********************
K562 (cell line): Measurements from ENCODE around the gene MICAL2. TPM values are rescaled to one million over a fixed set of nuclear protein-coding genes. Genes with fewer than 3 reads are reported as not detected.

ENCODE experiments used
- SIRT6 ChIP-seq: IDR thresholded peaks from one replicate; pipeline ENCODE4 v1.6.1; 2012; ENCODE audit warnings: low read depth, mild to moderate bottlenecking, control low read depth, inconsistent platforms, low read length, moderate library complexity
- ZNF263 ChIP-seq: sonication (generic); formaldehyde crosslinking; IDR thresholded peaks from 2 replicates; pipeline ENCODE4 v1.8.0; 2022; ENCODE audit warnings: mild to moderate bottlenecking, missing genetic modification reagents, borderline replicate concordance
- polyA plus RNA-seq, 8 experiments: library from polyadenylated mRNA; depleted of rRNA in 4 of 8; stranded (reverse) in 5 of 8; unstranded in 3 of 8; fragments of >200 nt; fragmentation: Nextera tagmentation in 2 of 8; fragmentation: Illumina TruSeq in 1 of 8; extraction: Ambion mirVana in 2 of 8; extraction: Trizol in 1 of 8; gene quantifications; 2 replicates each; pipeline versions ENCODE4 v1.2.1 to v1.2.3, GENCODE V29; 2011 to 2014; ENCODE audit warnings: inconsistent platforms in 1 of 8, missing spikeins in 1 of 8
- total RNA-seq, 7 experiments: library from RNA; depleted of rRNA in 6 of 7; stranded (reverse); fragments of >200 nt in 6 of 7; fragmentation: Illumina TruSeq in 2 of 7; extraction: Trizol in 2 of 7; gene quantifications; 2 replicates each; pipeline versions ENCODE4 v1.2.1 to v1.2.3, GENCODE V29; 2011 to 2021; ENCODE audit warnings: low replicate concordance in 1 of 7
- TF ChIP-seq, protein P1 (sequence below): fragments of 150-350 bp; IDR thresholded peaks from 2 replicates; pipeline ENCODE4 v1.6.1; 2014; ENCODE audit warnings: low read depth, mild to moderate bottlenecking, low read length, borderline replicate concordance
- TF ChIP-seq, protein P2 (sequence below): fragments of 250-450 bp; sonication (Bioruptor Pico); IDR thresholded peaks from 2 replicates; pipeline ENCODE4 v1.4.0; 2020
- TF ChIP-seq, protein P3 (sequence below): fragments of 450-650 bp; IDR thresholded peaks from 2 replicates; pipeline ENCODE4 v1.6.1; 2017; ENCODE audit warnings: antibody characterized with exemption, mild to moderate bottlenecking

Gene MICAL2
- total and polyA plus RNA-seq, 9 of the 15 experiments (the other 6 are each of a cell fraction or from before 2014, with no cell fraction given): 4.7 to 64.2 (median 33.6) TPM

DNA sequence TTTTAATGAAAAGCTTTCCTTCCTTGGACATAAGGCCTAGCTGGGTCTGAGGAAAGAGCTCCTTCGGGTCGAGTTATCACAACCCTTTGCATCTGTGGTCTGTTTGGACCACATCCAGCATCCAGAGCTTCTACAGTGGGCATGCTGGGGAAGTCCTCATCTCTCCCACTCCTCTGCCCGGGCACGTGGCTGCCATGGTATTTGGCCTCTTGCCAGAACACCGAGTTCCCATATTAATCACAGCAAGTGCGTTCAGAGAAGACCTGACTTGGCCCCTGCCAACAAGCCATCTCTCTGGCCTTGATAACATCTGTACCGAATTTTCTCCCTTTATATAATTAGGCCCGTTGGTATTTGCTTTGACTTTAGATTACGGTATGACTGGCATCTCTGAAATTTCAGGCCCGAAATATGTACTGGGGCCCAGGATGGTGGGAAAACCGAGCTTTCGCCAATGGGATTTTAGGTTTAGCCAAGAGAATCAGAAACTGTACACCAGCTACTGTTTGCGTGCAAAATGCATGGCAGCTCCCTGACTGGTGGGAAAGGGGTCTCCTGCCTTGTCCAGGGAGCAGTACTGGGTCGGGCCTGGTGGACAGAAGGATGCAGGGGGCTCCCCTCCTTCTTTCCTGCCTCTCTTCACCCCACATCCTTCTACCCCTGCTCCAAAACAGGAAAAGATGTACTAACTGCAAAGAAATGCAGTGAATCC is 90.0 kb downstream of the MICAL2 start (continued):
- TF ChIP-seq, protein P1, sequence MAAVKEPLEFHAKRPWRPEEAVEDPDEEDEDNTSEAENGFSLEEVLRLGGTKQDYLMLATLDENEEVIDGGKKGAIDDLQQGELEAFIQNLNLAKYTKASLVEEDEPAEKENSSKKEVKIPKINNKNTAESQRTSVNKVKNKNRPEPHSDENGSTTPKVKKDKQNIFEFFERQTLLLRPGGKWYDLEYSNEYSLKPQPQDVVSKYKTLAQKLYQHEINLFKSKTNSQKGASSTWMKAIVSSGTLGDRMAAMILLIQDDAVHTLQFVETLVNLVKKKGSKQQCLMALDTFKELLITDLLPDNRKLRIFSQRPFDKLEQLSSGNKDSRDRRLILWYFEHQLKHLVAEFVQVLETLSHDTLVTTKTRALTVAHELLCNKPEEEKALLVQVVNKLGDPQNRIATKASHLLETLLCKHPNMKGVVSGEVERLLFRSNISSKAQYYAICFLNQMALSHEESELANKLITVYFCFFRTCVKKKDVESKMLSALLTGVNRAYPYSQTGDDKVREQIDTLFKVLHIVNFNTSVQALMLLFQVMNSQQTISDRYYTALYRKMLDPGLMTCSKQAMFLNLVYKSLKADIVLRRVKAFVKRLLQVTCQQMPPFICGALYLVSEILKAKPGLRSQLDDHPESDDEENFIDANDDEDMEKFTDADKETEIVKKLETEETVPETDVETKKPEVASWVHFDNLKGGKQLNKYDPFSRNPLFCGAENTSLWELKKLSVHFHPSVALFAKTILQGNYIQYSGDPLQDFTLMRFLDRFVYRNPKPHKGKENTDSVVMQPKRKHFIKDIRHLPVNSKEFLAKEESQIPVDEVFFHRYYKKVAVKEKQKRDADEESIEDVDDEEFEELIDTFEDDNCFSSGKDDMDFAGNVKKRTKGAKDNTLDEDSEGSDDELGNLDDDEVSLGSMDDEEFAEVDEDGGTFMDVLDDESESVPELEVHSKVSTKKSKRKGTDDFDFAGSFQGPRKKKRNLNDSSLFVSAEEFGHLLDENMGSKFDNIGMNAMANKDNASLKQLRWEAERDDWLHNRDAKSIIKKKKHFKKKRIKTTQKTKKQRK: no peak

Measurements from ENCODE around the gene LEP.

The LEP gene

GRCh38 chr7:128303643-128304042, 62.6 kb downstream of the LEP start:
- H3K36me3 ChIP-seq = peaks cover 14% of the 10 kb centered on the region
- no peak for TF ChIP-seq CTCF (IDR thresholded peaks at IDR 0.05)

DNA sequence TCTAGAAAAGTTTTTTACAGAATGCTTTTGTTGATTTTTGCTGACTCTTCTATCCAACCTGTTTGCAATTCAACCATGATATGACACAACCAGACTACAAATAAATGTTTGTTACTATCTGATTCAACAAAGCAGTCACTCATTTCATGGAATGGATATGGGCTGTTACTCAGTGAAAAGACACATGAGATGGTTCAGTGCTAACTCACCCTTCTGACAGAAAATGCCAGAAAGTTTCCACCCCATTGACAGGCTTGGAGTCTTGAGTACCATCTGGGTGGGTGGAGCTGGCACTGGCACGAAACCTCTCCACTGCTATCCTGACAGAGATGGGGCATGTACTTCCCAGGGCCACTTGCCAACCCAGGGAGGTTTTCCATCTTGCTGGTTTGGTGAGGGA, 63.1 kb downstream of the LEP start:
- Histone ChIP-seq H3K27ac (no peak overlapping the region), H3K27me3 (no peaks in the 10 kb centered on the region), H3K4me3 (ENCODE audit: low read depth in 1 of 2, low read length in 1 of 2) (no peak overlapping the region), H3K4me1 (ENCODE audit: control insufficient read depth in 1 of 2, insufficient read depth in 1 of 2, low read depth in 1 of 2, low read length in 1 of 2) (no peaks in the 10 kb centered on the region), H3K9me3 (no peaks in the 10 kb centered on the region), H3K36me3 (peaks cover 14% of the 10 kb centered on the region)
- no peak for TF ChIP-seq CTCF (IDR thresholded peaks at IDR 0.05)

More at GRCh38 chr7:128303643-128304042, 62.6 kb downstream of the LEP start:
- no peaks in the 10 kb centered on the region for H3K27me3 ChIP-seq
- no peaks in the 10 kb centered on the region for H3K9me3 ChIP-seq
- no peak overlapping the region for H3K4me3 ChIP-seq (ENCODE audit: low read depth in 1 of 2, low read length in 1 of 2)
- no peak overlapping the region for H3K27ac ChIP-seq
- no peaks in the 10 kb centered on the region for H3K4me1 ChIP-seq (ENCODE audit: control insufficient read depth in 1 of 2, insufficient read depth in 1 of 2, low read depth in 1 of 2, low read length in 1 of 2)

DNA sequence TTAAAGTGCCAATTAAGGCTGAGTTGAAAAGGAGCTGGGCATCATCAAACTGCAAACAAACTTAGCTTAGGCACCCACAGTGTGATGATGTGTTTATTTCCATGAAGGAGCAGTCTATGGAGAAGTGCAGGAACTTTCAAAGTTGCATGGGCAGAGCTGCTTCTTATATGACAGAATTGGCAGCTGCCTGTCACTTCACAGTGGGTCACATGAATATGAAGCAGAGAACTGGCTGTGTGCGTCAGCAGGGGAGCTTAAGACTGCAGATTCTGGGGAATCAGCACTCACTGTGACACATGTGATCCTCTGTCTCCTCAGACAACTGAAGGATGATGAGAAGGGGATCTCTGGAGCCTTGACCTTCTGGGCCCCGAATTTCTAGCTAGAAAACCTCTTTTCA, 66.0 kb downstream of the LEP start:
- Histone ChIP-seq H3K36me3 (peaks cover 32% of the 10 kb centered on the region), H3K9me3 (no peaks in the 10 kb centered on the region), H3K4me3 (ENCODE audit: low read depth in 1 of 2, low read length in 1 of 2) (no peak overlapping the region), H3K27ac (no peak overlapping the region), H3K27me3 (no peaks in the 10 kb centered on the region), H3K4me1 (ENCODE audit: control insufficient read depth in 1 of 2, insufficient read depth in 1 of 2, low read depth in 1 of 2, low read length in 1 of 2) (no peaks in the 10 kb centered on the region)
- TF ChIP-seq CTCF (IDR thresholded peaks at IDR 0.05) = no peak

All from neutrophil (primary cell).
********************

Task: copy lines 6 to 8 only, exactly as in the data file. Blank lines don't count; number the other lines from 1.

- total RNA-seq, 7 experiments: library from RNA; depleted of rRNA in 6 of 7; stranded (reverse); fragments of >200 nt in 6 of 7; fragmentation: Illumina TruSeq in 2 of 7; extraction: Trizol in 2 of 7; gene quantifications; 2 replicates each; pipeline versions ENCODE4 v1.2.1 to v1.2.3, GENCODE V29; 2011 to 2021; ENCODE audit warnings: low replicate concordance in 1 of 7
- TF ChIP-seq, protein P1 (sequence below): fragments of 150-350 bp; IDR thresholded peaks from 2 replicates; pipeline ENCODE4 v1.6.1; 2014; ENCODE audit warnings: low read depth, mild to moderate bottlenecking, low read length, borderline replicate concordance
- TF ChIP-seq, protein P2 (sequence below): fragments of 250-450 bp; sonication (Bioruptor Pico); IDR thresholded peaks from 2 replicates; pipeline ENCODE4 v1.4.0; 2020